Windows 10 users, beware. Emotet malware is on the loose yet again, Microsoft has warned. According to the company, a massive Emotet campaign has resurfaced affecting its users after being silent for months. However, it still employs the same old tactics. It all starts with emails carrying either malicious links or modified documents with malicious macros, which run a script that downloads malware payload from multiple URLs.
Emotet malware returns
“Emotet resurfaced in a massive campaign today after being quiet for several months. The new campaign sports longtime Emotet tactics: emails carrying links or documents w/ highly obfuscated malicious macros that run a PowerShell script to download the payload from 5 download links,” Microsoft tweeted.
Microsoft has already come across tens of thousands of emails and several hundreds of unique attachments and URLs involved in this massive malware campaign. However, Microsoft Defender Advanced Threat Protection (ATP) was able to detect this campaign, malicious attachments, and URLs in emails and block malicious components on endpoints.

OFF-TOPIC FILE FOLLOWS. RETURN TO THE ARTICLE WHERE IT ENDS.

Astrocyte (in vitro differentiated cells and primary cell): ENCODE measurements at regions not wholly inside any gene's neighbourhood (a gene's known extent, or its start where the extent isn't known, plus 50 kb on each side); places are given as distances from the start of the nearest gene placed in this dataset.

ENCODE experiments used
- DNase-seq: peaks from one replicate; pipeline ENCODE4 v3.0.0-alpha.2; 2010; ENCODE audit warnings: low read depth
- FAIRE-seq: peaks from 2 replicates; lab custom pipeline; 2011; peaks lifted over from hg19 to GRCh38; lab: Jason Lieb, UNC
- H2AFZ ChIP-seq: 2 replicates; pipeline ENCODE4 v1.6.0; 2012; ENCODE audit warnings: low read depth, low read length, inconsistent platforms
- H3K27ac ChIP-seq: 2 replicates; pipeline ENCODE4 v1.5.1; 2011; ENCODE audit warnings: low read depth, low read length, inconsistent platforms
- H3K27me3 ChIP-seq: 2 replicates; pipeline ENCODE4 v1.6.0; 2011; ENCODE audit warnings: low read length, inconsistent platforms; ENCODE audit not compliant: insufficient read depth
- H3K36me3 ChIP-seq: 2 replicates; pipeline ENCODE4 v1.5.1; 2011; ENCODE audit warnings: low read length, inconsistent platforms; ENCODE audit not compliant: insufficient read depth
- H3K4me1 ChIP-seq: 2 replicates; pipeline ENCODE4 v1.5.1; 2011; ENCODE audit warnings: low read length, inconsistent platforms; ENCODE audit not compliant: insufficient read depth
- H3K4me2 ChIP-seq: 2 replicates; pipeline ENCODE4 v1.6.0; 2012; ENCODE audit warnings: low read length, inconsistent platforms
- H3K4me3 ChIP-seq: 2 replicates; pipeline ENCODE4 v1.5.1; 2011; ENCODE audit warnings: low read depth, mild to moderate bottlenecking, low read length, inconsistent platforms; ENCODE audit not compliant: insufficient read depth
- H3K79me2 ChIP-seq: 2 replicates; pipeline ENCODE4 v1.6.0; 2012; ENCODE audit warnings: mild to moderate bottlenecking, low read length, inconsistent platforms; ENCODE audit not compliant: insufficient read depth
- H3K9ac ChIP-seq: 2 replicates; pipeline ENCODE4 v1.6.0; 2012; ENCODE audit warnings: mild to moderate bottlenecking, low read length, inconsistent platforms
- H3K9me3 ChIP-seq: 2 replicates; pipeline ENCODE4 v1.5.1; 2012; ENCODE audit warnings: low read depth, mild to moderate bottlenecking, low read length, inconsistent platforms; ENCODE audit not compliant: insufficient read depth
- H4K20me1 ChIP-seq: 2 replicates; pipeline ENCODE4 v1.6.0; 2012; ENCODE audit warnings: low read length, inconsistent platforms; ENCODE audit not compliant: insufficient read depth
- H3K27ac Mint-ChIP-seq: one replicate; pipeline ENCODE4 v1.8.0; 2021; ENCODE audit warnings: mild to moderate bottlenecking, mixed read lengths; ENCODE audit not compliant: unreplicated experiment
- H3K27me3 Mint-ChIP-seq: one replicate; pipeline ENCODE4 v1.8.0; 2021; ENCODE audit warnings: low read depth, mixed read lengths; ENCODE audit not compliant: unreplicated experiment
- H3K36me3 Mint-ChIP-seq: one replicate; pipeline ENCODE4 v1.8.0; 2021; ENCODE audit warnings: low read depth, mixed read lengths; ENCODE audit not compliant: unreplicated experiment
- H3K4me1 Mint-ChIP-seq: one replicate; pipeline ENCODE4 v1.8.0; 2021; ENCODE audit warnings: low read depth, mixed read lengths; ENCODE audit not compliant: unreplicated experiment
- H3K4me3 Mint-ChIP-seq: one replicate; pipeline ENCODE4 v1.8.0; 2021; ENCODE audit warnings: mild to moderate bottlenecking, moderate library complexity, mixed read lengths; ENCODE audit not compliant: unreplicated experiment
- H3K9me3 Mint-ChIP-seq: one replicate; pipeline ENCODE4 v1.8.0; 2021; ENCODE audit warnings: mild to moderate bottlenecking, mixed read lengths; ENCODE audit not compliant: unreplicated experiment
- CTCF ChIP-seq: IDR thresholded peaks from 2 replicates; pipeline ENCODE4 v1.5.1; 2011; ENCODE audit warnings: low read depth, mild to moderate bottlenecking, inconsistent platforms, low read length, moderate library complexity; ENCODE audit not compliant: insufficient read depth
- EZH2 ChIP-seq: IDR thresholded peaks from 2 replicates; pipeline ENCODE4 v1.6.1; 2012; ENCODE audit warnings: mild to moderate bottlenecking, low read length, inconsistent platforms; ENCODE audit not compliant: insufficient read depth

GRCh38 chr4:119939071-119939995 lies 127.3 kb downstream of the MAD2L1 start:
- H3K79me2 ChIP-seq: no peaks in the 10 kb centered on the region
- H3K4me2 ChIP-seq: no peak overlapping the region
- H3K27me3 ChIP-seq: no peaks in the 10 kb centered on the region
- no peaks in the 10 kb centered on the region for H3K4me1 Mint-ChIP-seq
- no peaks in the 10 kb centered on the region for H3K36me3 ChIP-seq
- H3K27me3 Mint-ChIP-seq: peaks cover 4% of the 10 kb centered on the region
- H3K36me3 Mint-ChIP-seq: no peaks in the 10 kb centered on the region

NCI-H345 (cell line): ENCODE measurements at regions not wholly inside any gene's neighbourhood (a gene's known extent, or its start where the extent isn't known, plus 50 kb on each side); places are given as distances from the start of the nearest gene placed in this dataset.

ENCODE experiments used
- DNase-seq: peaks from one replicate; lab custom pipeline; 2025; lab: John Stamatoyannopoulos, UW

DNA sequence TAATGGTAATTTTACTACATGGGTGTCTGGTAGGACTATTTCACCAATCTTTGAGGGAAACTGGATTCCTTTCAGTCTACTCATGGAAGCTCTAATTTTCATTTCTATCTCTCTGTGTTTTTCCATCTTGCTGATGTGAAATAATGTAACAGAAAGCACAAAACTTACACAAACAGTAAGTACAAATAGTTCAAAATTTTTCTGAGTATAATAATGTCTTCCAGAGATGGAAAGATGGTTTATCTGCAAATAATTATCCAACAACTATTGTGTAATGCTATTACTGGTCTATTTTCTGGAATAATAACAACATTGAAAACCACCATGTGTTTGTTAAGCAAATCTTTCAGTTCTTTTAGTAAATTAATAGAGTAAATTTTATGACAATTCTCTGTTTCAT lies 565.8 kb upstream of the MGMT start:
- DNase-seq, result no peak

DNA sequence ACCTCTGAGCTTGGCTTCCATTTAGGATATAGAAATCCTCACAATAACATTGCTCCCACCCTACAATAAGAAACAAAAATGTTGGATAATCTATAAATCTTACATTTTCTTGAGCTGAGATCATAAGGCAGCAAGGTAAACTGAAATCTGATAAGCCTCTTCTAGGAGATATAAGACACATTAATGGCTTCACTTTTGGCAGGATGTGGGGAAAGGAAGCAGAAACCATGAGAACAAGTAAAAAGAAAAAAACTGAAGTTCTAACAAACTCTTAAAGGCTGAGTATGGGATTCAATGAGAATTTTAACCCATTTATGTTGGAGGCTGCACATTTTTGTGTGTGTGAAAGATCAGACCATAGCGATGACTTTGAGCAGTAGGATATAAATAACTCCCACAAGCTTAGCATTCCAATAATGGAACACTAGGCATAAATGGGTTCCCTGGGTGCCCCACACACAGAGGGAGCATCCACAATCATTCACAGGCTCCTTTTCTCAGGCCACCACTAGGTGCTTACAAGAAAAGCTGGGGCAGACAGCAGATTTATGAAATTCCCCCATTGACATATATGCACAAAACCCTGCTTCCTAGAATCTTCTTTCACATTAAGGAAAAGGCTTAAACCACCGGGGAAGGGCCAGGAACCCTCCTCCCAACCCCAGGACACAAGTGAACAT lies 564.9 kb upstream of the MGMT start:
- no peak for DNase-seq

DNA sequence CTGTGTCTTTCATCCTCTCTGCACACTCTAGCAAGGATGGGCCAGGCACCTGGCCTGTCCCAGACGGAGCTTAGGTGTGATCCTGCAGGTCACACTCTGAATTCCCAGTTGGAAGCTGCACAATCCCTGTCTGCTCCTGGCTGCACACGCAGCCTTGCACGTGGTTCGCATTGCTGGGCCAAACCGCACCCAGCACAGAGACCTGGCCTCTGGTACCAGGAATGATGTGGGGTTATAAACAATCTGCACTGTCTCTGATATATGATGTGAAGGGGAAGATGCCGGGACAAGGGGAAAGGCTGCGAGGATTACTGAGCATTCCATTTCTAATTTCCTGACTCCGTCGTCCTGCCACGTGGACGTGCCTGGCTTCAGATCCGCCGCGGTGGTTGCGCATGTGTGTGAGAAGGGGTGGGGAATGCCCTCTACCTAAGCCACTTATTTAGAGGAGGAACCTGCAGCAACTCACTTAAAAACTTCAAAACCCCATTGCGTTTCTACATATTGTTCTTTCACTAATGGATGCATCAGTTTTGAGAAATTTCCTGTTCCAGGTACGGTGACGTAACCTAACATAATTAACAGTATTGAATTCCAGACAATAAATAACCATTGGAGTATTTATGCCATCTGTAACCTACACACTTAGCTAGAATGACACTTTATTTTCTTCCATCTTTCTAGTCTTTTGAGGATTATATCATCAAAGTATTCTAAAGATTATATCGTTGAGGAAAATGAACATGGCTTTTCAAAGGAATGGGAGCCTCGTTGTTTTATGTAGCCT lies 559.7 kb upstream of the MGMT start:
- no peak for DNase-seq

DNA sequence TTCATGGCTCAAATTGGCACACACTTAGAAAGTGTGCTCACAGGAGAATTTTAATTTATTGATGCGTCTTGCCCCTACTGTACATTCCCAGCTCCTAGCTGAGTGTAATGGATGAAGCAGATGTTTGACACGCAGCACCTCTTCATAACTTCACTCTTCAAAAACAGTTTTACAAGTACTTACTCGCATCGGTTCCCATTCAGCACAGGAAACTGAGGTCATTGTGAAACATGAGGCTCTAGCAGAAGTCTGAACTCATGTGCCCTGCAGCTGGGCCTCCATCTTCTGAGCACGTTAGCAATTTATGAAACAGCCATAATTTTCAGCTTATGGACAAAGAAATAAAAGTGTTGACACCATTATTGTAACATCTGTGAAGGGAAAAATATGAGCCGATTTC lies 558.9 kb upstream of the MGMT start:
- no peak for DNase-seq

What is Emotet malware?
First identified in 2014, Emotet is a banking trojan that has led some of the biggest and deadliest cybercrime threats in recent years. Earlier this week, there were signs of a potential comeback of Emotet malware after showing no signs of existence for months. In the past, Emotet has been used to spread Trickbot, Qakbot, and Ryuk ransomware.
Emotet intrudes into your computers, courtesy of phishing email. Such emails consist of malicious attachments with these extensions .doc, .pdf, .xls, among others. The execution of these files leads to the execution of Emotet malware on your computer. In some instances, emails contain malicious links that download and launch Emotet.
Emotet malware can steal passwords and financial data, harvest email, spread spamming, lateral movement attacks, and other malware, among others. In fact, according to US-CERT, Emotet is one of the most costly and destructive malware that affects various governments across countries.
Earlier this year, security researchers discovered SMS-based Emotet malware infiltration, which uses the combination of SMS malware and phishing techniques also known as SMS Phishing or SMiShing. The aim was to gain unauthorized access to users’ online banking credentials and install Emotet malware.